Watching this production is like turning the knobs of a radio. First the long waves, then the medium waves and then the short waves. You can hear the sound of voices, intonations, a delusion of sounds, gnashing of teeth, languages, melodies, explosions and silence… Sometimes the fabric of the production seems so tattered that one more tug and that will be the end of it. It will split into pieces from the tension, the confusion of meanings, hints, and parodies. But no, it still hangs together. I suspect that this «splintering» is not a mistake in the blueprints or a flaw in the performance, but a structural principle. The production «Who’s that covered in blood» does not strive to be integrated and well-balanced, just as the mass consciousness cannot be integrated and well-balanced. What is more, it does not strive to be finished! It is an absolutely open- ended structure. The theatrical text is not wedded to the space of the stage for now and ever more. So if during a performance Matthias Rust suddenly lands on the stage, or Maradona runs out with a football, or Yegor Kuzmich Ligachev suddenly makes an election speech, Subbota continues without batting an eyelid. Taking the new circumstances into account.
* * *
It can be said without exaggeration that the Subbota Theatre team have always acted «for themselves», put on plays proceeding from themselves and tried to realise themselves, which means, finding themselves.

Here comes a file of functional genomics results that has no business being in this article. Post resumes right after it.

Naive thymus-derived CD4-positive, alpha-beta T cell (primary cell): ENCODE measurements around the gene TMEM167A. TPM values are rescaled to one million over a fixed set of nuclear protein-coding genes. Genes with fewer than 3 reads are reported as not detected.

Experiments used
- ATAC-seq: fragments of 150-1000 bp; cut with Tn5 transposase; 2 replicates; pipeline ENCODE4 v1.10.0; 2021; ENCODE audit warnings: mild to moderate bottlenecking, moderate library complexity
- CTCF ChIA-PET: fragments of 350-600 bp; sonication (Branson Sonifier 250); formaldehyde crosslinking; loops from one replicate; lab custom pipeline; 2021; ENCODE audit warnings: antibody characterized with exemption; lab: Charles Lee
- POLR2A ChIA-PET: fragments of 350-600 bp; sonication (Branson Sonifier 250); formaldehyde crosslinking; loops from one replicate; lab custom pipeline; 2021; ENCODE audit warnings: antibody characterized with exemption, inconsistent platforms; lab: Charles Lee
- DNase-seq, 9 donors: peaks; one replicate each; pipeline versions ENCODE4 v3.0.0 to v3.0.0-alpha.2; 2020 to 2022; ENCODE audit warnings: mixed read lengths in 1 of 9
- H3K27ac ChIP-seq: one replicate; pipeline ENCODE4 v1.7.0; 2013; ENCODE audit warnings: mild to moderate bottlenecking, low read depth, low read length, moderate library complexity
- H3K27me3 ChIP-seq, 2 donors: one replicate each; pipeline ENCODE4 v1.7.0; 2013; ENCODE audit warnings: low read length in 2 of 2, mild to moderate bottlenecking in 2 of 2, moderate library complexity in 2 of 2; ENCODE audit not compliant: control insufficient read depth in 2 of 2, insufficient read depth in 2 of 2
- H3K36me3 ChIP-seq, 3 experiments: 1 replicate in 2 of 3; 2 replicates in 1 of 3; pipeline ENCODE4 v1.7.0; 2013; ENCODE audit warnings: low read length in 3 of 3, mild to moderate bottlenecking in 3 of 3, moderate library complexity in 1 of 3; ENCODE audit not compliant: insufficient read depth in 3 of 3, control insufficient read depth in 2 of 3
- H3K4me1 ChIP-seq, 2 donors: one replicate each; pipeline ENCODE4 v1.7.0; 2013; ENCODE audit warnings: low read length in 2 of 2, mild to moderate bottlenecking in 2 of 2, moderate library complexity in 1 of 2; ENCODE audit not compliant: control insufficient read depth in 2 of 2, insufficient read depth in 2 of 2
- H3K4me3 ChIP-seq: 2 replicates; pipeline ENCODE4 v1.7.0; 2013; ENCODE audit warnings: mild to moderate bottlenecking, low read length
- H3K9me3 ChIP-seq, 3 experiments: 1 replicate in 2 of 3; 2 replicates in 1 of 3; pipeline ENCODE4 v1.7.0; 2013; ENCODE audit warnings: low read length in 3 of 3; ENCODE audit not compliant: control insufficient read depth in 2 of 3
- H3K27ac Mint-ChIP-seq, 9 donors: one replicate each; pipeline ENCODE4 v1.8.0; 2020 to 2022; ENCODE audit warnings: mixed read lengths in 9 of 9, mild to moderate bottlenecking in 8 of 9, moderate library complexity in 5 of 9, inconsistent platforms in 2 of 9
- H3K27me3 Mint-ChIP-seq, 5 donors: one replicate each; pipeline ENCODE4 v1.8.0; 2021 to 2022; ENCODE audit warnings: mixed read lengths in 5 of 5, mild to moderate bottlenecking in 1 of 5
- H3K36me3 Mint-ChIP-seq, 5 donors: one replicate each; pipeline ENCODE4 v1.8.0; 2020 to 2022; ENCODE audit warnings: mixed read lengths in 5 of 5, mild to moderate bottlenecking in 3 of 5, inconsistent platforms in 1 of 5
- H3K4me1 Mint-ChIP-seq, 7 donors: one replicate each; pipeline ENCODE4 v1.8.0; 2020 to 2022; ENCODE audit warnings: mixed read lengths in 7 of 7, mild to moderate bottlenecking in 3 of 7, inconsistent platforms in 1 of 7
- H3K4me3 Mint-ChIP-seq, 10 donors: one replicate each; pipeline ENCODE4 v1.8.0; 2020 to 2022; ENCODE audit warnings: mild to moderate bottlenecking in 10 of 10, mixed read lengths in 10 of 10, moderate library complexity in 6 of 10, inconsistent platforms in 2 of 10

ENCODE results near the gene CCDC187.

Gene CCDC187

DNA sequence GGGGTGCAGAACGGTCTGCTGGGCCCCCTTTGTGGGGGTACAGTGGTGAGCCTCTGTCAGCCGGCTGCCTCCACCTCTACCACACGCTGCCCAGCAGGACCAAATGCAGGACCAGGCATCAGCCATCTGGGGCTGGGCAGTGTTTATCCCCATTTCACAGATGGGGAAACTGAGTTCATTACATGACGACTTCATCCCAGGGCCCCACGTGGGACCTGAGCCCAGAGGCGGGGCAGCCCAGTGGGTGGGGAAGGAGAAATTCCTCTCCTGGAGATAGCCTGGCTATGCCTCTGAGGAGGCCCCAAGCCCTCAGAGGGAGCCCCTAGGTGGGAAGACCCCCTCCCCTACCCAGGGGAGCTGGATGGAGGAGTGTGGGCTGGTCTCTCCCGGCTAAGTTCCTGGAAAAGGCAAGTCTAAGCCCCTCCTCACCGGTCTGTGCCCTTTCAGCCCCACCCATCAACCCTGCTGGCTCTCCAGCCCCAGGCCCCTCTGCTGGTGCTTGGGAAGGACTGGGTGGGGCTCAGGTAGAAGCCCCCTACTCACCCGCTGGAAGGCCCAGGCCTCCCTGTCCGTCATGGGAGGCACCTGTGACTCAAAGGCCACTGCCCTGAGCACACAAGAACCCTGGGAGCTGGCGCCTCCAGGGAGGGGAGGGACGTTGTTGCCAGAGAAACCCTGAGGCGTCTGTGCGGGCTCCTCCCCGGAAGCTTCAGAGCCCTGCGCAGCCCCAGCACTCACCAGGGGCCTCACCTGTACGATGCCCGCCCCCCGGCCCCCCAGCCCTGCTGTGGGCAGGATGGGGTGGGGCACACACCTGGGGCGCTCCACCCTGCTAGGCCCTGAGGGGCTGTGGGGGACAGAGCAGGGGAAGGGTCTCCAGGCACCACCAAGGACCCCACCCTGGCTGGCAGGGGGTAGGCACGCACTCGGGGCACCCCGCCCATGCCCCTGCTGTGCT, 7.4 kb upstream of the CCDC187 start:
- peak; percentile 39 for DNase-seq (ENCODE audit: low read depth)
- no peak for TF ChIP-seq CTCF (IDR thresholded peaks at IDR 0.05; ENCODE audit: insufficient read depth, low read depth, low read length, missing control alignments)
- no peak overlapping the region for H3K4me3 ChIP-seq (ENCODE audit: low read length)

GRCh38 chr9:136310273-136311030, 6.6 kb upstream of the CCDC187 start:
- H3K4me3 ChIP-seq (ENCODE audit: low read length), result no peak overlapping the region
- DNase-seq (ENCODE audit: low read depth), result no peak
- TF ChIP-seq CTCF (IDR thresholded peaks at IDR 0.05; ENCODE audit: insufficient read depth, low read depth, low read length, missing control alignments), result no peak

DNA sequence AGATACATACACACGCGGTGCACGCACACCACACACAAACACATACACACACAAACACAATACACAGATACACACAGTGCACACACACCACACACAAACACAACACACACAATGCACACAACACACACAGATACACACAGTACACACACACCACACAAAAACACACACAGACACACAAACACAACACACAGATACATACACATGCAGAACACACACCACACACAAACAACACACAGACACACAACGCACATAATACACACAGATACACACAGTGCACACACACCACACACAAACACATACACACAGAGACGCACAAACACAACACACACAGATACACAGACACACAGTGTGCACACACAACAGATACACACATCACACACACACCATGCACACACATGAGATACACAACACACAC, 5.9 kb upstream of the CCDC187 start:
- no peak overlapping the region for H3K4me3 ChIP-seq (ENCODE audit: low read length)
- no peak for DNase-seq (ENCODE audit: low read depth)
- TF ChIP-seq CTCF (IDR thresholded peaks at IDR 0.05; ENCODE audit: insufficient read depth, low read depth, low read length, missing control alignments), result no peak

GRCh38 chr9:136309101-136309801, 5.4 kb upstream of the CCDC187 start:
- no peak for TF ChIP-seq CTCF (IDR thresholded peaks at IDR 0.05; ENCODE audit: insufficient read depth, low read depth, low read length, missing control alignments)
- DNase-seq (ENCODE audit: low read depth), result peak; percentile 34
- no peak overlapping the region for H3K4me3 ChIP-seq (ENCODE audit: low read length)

During the 25th-anniversary celebrations of Subbota, a lot of people recalled that the theatre-club had started «just like that», just because a group of teenagers singing their simple home-made songs to a guitar in a backyard had nowhere to go when it started raining and went into the nearest house of culture to get warm. And on that particular evening Dr. Yuri Alexandrovich Smirnov-Ncsvitsky, a serious-minded and well-respected person, eminent scholar, author of many definitive studies on the Soviet theatre, member of the Union of Writers and Union of Theatre Workers, who worked for many years in one of the world’s oldest institutes for research into the arts, which is next to St Isaac’s Cathedral in one of St Petersburg’s loveliest squares, was giving a lecture on the work of Evgeny Bagrationovich Vakhtangov, the legendary producer who succeeded, although mortally ill and in the bitterly hard years of the Civil War, in creating the most sparkling and delightful production in the whole history of the Russian theatre, Princess Turandot based on the story by Carlo Gozzi.
That evening «a certain something» attracted the interest of the teenagers from the backyard and ever since then our city has had the Subbota theatre-club, Subbota (Saturday) being the day when a person can escape from the oppressive tedium of ordinary weekdays and find his ideal self.
P.S. Today Subbota is so well-known that the Mayor’s Office of St Petersburg has found it possible to grant this collective the status of a municipal state theatre.
Permanent premises for Subbota are now being built in the city centre (in the reconstructed complex of the Apraxin Court).
Let’s hope to goodness that as a result of these changes Subbota won’t turn into an ordinary weekday.
No theatre company can survive today without substantial grants, but what state patronage does to theatres we have seen not so long ago.